updated 10/19/2006 10:50:35 PM ET 2006-10-20T02:50:35

A railroad tanker spewing hydrochloric acid forced the evacuation of about 200 homes Thursday as rainfall threatened to pollute the air with toxic fumes in this town along the Tennessee line.

The evacuation, which also included two schools and a seed company with several dozen employees, stretched about a half-mile north and east of the rail yard, officials said. As a precaution, a couple of residential blocks in South Fulton, Tenn., also were evacuated, said Fulton City Manager Kenney Etherton.

The first attempt by a chemical-response team to patch the leak failed, Maxwell said. Hazardous materials teams were trying to patch a hole on the bottom of the tank with a magnetic seal and air bags.

“They were trying to, for lack of better words, put a wooden peg in a hole to plug a leak,” he said.

Hydrochloric acid is a highly corrosive liquid and can cause burns if it comes into direct contact with skin or eyes.

Two people complaining of headaches and a burning sensation in their nose and throat were treated and released from a hospital, said chief nursing officer Libby Larkins.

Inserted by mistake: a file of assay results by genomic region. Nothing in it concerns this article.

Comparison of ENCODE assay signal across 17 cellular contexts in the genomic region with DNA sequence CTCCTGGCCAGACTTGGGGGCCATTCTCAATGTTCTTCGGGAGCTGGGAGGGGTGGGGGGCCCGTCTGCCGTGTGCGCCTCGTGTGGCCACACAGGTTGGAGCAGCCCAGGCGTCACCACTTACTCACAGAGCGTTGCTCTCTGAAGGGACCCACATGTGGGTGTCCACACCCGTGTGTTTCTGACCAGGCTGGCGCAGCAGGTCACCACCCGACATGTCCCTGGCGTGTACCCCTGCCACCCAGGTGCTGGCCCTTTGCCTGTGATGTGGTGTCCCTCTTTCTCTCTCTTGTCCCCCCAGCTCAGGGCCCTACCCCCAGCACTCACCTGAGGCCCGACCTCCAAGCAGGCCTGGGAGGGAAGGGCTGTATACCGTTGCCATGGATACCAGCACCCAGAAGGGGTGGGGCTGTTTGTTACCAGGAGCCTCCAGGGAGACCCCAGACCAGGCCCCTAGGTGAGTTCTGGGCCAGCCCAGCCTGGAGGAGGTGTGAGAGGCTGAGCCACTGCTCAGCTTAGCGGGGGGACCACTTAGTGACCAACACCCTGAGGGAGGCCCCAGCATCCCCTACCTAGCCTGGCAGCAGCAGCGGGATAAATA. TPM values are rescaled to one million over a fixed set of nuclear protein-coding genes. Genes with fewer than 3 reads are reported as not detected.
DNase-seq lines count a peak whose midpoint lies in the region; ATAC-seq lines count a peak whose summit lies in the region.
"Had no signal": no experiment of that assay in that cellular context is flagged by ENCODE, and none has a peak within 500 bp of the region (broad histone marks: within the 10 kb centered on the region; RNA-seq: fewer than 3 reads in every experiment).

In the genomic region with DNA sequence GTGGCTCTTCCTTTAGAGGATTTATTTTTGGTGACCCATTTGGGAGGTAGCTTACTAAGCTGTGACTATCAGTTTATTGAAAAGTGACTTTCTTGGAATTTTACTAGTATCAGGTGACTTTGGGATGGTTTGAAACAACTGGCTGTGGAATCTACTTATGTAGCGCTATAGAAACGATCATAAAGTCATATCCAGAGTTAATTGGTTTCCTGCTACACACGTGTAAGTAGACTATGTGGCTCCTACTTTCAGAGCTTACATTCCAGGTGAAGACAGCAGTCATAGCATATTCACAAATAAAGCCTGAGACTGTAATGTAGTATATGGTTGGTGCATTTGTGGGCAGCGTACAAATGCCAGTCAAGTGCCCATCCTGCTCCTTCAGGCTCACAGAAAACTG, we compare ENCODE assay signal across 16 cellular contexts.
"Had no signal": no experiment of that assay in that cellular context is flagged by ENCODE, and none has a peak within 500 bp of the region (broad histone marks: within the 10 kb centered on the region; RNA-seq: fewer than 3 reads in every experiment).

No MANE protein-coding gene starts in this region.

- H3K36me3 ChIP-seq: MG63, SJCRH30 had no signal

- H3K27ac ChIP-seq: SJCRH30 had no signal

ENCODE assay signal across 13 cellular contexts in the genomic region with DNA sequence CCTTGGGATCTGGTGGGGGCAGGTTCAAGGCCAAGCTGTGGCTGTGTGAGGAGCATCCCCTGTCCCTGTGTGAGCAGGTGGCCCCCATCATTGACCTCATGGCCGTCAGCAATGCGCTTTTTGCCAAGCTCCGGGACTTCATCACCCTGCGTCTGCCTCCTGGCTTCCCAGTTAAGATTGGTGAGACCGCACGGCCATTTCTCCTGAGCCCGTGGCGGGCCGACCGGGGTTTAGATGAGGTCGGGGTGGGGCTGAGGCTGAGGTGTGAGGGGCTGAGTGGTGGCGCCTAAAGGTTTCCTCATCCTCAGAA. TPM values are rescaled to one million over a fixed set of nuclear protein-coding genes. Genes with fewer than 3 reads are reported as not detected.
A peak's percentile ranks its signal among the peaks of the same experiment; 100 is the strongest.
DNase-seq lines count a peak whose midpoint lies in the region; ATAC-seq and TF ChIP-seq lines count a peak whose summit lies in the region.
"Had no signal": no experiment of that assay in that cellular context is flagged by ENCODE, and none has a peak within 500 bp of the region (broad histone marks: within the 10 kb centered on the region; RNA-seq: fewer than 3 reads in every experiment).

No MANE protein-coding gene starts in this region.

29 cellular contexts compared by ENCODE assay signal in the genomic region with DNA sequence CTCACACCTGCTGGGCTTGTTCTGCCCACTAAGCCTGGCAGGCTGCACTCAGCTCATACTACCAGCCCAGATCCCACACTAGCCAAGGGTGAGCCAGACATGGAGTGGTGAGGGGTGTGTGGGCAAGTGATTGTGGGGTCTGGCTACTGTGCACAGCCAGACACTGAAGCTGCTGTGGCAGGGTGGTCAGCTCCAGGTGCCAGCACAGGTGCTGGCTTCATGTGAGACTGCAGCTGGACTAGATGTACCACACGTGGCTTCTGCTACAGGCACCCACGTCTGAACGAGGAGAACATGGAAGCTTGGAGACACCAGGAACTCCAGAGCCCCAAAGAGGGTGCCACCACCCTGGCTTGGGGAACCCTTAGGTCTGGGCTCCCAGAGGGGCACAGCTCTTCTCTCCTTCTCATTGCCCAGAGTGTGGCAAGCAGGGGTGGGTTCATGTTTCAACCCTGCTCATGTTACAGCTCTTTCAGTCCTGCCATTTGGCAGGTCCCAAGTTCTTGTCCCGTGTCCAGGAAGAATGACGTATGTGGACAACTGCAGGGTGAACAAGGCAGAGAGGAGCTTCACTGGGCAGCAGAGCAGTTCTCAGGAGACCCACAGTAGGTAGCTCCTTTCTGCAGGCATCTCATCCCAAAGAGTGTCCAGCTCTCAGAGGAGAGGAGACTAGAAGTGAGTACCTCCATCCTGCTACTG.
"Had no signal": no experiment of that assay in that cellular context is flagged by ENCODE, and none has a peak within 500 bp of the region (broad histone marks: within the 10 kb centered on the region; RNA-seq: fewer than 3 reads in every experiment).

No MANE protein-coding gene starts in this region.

Paul Maxwell, a local emergency management spokesman said officials were concerned that with the rain, the chemical would turn to gas, which could cause respiratory problems in the town of about 2,500.

Jim Kvedaras, a spokesman for Canadian National Railroad, which owns the train, said it appeared the inner liner of the tanker failed, allowing the chemical to eat through the outer shell of the car.

Maxwell said the tanker originally contained 187,000 pounds of hydrochloric acid, but he didn’t know how much had leaked.

Shelters were set up at a Methodist church in Fulton and at a Baptist church just across the state line in Tennessee.

All residents were expected to be allowed to return to their homes early Friday, officials said.

“Once the leak has stopped, we have the material on scene to be able to absorb the chemical,” Etherton said. “And if there is contamination, it will be isolated.”

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